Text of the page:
AUSTRALIA

Two Australian friends set up laundry service for homeless

Two friends in the Australian city of Brisbane came up with a unique idea last year: Set up a mobile laundry service for the city's homeless. The project has proven to be such a hit that the two 20-year-old friends have set up a second 'laundry-on-wheels' in the city of Cairns.

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Photo taken in Brisbane and published on the Facebook page of "Orange Sky Laundry"

Two friends in the Australian city of Brisbane came up with a unique idea last year: Set up a mobile laundry service for the city's homeless. The project has proven to be such a hit that the two 20-year-old friends have set up a second 'laundry-on-wheels' in the city of Cairns.

Lucas Patchett (bottom left) and Nicholas Marchesi (bottom right) are the two brains behind the 'Orange Sky Laundry' project

The duo named their project 'Orange Sky Laundry' in reference to a popular tune by a British songwriter. They refurbished an old, white van, fitting it with two washing machines and two dryers, in order to help those sleeping rough across Brisbane every night.

According to Homelessness Australia, around 100,000 people are currently sleeping on the streets across the country. Roughly 20,000 of them live in the state of Queensland, where both the cities of Brisbane and Cairns are located.

"While the washing machines spin, we talk about loads of things"

Nicholas Marchesi is the co-founder of 'Orange Sky Laundry', a project that he launched with the help of Lucas Patchett. He explains how the two got started.

When we were younger, we took part in social welfare programmes. For example, every week we handed out free breakfasts to deprived people with our school.

This van was refurbished to make it able to transport two washing machines and two dryers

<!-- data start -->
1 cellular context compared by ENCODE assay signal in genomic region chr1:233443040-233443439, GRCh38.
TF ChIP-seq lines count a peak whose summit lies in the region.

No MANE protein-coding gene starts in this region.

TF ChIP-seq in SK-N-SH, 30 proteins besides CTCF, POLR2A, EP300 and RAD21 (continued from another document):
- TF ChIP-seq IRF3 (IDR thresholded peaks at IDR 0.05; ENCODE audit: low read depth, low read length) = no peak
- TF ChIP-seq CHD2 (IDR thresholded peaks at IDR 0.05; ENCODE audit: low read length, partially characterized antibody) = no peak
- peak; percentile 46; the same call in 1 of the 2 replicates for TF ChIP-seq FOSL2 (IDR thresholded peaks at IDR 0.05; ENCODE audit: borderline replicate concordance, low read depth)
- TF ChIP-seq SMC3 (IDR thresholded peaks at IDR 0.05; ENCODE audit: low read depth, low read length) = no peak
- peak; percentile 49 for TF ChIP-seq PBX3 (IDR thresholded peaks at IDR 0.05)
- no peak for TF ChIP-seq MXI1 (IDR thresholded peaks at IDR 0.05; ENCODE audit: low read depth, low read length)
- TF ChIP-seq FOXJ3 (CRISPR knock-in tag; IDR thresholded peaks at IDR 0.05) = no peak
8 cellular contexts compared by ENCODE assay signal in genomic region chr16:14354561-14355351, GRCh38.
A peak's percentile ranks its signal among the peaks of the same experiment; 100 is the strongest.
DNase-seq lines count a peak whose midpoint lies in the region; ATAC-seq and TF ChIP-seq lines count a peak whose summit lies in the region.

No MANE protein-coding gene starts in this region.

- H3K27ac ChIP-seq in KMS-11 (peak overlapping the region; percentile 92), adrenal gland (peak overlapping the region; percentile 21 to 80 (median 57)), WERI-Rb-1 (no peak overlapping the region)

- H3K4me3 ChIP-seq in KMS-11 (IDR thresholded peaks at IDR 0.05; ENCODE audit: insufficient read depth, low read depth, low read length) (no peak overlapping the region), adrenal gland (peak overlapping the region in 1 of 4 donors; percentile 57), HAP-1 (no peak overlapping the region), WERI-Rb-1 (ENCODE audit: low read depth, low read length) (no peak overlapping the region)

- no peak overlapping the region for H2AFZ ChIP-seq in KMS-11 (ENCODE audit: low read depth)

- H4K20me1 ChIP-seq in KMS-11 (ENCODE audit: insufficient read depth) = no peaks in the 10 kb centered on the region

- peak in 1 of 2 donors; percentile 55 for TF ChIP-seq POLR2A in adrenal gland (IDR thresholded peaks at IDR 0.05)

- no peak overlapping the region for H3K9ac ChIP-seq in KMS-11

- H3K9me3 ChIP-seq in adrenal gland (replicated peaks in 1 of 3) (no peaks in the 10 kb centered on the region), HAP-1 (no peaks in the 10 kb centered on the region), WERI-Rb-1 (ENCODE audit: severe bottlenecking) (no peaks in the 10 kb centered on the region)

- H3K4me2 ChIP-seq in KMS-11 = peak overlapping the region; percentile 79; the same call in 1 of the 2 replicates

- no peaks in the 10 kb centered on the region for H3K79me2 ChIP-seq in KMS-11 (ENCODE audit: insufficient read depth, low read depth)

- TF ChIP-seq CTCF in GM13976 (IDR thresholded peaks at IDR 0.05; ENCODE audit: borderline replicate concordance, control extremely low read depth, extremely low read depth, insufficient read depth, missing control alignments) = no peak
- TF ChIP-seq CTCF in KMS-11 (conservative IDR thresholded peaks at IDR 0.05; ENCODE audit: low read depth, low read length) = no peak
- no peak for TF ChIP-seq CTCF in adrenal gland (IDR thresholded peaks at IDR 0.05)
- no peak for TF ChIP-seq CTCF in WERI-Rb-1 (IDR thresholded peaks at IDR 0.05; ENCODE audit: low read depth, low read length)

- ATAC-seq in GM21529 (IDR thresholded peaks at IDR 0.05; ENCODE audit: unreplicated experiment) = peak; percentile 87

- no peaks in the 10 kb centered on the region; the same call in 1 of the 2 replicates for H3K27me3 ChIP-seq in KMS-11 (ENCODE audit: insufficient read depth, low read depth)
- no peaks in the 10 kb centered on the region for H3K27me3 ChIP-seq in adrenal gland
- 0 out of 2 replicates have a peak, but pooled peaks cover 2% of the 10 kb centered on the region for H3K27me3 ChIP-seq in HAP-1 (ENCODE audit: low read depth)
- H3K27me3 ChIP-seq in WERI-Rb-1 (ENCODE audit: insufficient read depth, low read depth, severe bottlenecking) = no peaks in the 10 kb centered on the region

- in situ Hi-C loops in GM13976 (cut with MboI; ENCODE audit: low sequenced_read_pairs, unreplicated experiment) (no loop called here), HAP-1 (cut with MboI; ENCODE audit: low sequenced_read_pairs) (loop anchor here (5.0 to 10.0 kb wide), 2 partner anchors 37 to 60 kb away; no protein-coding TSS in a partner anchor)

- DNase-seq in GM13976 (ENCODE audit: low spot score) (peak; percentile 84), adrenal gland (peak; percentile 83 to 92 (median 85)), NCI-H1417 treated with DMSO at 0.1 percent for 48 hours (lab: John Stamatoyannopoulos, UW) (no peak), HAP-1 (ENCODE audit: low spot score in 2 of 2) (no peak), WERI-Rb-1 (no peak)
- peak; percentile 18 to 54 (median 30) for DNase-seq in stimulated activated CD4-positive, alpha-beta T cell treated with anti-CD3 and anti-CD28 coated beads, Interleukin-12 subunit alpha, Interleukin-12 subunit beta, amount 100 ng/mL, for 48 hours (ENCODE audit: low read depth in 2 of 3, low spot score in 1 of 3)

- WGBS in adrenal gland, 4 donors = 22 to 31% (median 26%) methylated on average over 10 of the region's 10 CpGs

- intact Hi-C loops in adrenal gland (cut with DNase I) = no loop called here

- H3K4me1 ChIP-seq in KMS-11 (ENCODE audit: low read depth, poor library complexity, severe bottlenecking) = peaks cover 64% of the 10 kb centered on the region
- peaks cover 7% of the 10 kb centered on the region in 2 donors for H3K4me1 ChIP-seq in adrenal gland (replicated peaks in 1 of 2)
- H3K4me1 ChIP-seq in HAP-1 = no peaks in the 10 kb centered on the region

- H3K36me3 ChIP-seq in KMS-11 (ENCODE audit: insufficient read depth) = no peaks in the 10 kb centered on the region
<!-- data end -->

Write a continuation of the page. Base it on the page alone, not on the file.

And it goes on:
Last year, we decided we wanted to help the underprivileged in our own way. So, each week, we take our mobile laundry service to a few dozen different places in Brisbane. We get the washing machines spinning by using water from shops located nearby. Thirty to 40 volunteers take turns driving around the entire city. Our project is financed mainly by donations, but also by a few sponsors.

Between 30 to 40 people use our washing machines in Brisbane every day. While the machines are spinning, homeless people can receive a meal served by food trucks. And we also take the opportunity to talk with as many of them as possible.

 

"Some of the homeless had never washed their clothes"

There are lots of men aged between 30 and 50 who come to see us. [Editor's note: According to Homelessness Australia, 56% of homeless people are male]. But we also meet young people and women. Some have been on the streets for a few months, some years. It tends to vary a lot. But they're almost always alone. There are hardly any families.

Paul is homeless and lives in Brisbane

 

"Every day, between 30 and 40 people come to see us in Brisbane"

The homeless people we encounter tell us their histories. Each and every one of them is unique, but they often have things in common. Some found themselves living on the streets after they either lost their jobs or ended up facing huge money problems. Others sank into a downward spiral of alcohol or drugs, which left them isolated. Others suffer mental problems or have been mistreated in the past.

When hurricane Marcia battered the Australian coast in February, this family's home was inundated by up to a metre and a half of floodwater. They were able to salvage many of their belongings by washing and drying them using the mobile laundry service

Some of the homeless had never washed their clothes. They would wear the same clothes for weeks before going to social welfare organisations to get new ones.

By the end of 2015, we hope to have extended our project to other Australian cities. We've already found 15 places where it could work.

Before 'Orange Sky Laundry' was launched, this homeless person had never been able to wash his clothes or his sheets

Post written with France 24 journalist Chloé Lauvergnier.